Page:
The Dodd-Frank Act is a sprawling work of hundreds of provisions encompassing the entire financial sector. Singling out one development and insisting it shows Dodd-Frank “working” is an act of either tremendous partisanship or misinformation. In reality, it’s a testament to how big the financial system is – too big, in fact – that you can build as compelling a roster of evidence about Dodd-Frank successes as you can about its failures.
That said, the decision by General Electric to sell off its financial unit, GE Capital, is important, though not for the reasons many have been giving. General Electric focusing on manufacturing instead of lending represents one of the few retreats for creeping financialization – the transformation of every corporation into a banking and trading concern – in recent decades. More importantly, the positive market reaction to GE’s decision shows that Dodd-Frank, if anything, didn’t go far enough. If you can break up GE Capital without systemic disruption or loss of global competitiveness, you can break up the banks, too.
First, let’s inject some perspective: GE Capital is close to a sui generis case, an arm of an industrial company immersed in finance. Over time, GE Capital’s lending book swelled to hundreds of billions of dollars; it was even a subprime lender, through WMC Mortgage. Since the bankruptcy of GMAC, the finance arm of General Motors, there aren’t really any corporations with a similar profile.
In announcing the breakup of GE Capital, GE CEO Jeffrey Immelt specifically cited the company's designation as a systemically important financial institution, or SIFI. Under Dodd-Frank, SIFIs are subject to higher capital and other regulatory requirements, through the “super-regulator,” the Financial Stability Oversight Council (FSOC). GE was labeled a SIFI in 2013, and the compliance costs and capital needs can drag on profits.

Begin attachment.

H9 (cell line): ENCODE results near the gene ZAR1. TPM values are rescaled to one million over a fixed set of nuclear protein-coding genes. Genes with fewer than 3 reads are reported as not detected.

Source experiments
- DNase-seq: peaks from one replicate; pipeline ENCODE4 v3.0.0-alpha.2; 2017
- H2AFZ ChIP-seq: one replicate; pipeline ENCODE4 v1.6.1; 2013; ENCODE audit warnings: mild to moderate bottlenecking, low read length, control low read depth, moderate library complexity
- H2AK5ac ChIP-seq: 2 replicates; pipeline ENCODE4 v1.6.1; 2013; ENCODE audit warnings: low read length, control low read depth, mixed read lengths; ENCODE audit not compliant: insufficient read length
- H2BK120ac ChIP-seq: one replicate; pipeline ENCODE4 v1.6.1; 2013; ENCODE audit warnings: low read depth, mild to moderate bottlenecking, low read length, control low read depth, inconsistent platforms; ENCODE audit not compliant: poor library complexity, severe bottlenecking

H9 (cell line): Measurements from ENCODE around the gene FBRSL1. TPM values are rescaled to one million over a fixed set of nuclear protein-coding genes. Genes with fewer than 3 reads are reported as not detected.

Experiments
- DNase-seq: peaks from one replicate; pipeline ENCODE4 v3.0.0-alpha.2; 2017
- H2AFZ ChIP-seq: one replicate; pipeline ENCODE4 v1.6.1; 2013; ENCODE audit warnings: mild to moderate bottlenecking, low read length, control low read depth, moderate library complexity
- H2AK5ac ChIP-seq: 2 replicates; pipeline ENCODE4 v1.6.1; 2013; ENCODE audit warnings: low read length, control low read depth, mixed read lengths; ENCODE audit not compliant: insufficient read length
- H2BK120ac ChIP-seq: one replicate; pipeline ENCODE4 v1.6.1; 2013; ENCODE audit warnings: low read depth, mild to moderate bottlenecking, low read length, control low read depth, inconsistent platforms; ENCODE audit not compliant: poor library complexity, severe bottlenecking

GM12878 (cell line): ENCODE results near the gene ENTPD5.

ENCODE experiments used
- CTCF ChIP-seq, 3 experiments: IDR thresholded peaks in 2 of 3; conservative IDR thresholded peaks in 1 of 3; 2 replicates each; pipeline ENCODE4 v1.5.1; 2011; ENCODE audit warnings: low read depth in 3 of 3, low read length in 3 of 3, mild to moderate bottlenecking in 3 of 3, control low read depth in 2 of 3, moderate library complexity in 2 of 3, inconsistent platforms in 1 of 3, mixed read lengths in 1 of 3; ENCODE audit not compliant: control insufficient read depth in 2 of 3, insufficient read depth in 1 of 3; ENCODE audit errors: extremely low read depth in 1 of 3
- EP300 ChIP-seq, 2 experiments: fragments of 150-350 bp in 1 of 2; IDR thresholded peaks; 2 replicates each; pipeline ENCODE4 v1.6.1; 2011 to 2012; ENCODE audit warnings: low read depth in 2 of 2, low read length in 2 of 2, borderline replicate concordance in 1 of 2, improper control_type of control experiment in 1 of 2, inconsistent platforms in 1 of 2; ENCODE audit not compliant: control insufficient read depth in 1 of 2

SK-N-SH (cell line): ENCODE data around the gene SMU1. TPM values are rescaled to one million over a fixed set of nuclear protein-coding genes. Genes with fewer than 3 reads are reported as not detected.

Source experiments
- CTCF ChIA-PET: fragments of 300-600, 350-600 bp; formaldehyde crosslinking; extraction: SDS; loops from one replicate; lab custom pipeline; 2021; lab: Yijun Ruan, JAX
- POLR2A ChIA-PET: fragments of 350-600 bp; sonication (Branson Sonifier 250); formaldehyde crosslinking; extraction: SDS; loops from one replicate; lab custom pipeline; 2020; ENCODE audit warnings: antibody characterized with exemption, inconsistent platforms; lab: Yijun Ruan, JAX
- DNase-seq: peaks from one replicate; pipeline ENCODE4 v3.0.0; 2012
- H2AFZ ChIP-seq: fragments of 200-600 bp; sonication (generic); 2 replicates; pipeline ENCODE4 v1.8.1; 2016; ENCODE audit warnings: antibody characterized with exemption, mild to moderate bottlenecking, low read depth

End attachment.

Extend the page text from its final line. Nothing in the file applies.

Financial reform advocates and Obama Administration defenders leaped to praise this as a victory for Dodd-Frank. “GE’s decision shows that some of the financial reform measures regulators have taken are working,” said Dennis Kelleher of the reform group Better Markets. “The much maligned Dodd-Frank financial reform is doing some real good,” added Paul Krugman, who specifically noted how the SIFI designation cracks down on “shadow banking,” non-banks exploiting a lack of regulatory oversight to engage in risky practices.
But it’s not like GE’s lending business has been eliminated; in fact, much of it just moved into less-regulated corners. Most of the first $26.5 billion sale of GE Capital’s commercial real estate holdings went to the Blackstone Group, a private equity firm not likely to be designated a SIFI. Wells Fargo bought the rest, an example of their gradual push into riskier areas of banking. Wells already has regulatory compliance structures, so absorbing a bigger balance sheet doesn’t make much difference. But it’s hardly a universally good outcome of GE Capital disappearing -- a too-big-to-fail bank has gotten bigger and more complex.
The shadow-banking system, what Krugman says the GE Capital deal shows is in its last throes, is actually near a pre-crisis peak. The Financial Stability Board estimates that shadow banks hold over $75 trillion (with a T) in assets as of 2013 in the most developed countries – around 120 percent of the region’s gross domestic product, and rising. U.S. shadow banks hold three times as many assets as any other country.
Recent changes to Dodd-Frank will actually increase shadow banking. In last year’s so-called “CRomnibus” deal, President Obama signed the “Insurance Capital Standards Clarification Act of 2014,” protecting large insurance companies from stringent capital and other regulatory requirements. Krugman could just read his own paper to understand how once-sleepy life insurers have been getting into lending and increasing risk.